This month: Perhaps the earliest sound recording
of a unique art form: Cowboy poetry.
From 1905, a dramatic two-minute condensation of the cowboy love poem Lasca.
Edison's National Phonograph Company
Edgar L. Davenport
"Lasca, by Edgar L. Davenport. Edison record."
Davenport, who made only two recordings for Edison (both recitations),
delivers with great energy this highly compressed version of Frank Desprez's fine poem,
grabbing attention immediately and releasing it finally as the
recording concludes to the strains of Chopin's Funeral March.
to see the full text of Lasca courtesy of
To hear Lasca
To hear an excerpt
For help playing these sounds, click here.
August 1905 Edison Phonograph Monthly [announcing the September records]
No. 9087, "Lasca," by Edgar L. Davenport,
is a pathetic poem by F. Desprez.
It tells of the affection of Lasca for her lover of the plains.
She was ever at his side and ever seeking to protect him.
She would hunger that he might eat;
she would take the bitter and leave him the sweet.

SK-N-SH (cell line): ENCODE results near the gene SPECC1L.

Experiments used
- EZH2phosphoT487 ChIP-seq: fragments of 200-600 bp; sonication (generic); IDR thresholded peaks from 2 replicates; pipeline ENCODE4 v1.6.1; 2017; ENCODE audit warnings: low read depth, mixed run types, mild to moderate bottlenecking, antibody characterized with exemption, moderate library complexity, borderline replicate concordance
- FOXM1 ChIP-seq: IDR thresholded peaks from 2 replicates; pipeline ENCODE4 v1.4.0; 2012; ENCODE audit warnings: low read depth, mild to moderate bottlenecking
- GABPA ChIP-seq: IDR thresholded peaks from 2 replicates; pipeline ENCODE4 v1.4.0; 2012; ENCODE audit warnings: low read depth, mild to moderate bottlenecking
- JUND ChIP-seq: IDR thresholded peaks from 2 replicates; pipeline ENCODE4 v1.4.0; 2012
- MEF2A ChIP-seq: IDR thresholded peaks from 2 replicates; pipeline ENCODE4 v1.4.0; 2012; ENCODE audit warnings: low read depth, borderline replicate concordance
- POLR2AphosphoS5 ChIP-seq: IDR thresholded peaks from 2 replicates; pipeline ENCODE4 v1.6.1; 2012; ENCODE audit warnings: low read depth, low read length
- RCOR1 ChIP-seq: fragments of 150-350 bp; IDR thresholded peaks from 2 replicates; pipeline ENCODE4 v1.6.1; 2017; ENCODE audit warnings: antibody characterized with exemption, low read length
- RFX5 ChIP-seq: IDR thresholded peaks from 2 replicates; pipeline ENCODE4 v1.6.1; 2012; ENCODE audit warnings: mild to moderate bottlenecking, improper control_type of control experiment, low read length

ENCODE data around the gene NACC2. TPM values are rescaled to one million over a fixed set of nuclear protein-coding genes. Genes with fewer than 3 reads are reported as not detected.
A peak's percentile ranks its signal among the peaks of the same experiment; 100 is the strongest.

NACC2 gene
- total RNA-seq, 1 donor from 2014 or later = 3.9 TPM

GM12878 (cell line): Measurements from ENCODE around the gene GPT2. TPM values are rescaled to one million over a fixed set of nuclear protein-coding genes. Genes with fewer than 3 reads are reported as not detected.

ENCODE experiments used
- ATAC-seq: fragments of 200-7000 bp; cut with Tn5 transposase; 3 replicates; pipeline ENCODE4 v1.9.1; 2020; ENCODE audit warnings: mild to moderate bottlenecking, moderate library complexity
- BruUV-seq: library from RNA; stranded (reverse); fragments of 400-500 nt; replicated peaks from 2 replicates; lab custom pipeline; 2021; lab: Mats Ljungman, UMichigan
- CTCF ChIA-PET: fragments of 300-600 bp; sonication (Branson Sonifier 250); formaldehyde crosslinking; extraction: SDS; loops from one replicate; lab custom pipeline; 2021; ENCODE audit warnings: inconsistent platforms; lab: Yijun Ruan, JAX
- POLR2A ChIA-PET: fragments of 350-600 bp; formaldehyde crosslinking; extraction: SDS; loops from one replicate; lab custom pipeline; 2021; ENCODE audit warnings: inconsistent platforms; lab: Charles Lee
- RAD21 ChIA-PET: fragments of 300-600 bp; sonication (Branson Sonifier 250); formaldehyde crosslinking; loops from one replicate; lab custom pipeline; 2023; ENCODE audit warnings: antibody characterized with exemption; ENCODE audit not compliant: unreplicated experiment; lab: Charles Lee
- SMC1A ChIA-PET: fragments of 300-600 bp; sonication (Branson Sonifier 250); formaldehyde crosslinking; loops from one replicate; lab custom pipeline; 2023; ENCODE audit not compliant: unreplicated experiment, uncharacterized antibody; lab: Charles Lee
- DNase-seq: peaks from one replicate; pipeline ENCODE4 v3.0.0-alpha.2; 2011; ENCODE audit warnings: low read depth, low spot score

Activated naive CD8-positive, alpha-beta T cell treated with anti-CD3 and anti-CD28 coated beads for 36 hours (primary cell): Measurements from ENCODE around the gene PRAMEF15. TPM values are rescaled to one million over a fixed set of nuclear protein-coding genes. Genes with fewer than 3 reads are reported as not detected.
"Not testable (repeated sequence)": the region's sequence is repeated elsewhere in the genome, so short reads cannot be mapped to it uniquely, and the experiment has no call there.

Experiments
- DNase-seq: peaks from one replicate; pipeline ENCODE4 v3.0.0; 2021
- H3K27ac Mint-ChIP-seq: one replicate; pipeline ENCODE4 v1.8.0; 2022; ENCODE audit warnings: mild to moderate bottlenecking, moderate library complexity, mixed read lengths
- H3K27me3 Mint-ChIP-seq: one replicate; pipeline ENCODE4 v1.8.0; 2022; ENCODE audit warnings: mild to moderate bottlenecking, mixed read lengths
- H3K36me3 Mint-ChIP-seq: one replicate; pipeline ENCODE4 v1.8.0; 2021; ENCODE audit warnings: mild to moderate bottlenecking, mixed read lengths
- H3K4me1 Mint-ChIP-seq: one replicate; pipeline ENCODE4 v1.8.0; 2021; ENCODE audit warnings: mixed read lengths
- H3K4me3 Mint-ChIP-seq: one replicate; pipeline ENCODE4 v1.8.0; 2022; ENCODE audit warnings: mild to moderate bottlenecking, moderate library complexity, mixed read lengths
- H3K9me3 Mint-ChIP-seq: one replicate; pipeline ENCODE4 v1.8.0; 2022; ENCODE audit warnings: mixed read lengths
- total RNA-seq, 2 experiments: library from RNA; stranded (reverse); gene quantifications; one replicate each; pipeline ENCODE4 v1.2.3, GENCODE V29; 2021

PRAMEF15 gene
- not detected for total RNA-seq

One day the herd stampeded on the Rio Grande with Lasca and her
lover right in the path of the maddened cattle.
They mounted a mustang and endeavored to escape.
The herd gained on them and the only chance left was to shoot the
mustang and crouch under his body.
A shot, and this was done.
As the pair fell, Lasca protected the body of her lover so that
she bore all the blows of the surging cattle.
When the steers had passed, Lasca was dead but her lover lived.
Those who have heard Mr. Davenport's recitation of "Jim Bludso,"
listed last month, will realize how effectively he has
made this Record of "Lasca."
Chopin's Funeral March is introduced at the close of the selection.
To hear other examples of wax cylinders, see the
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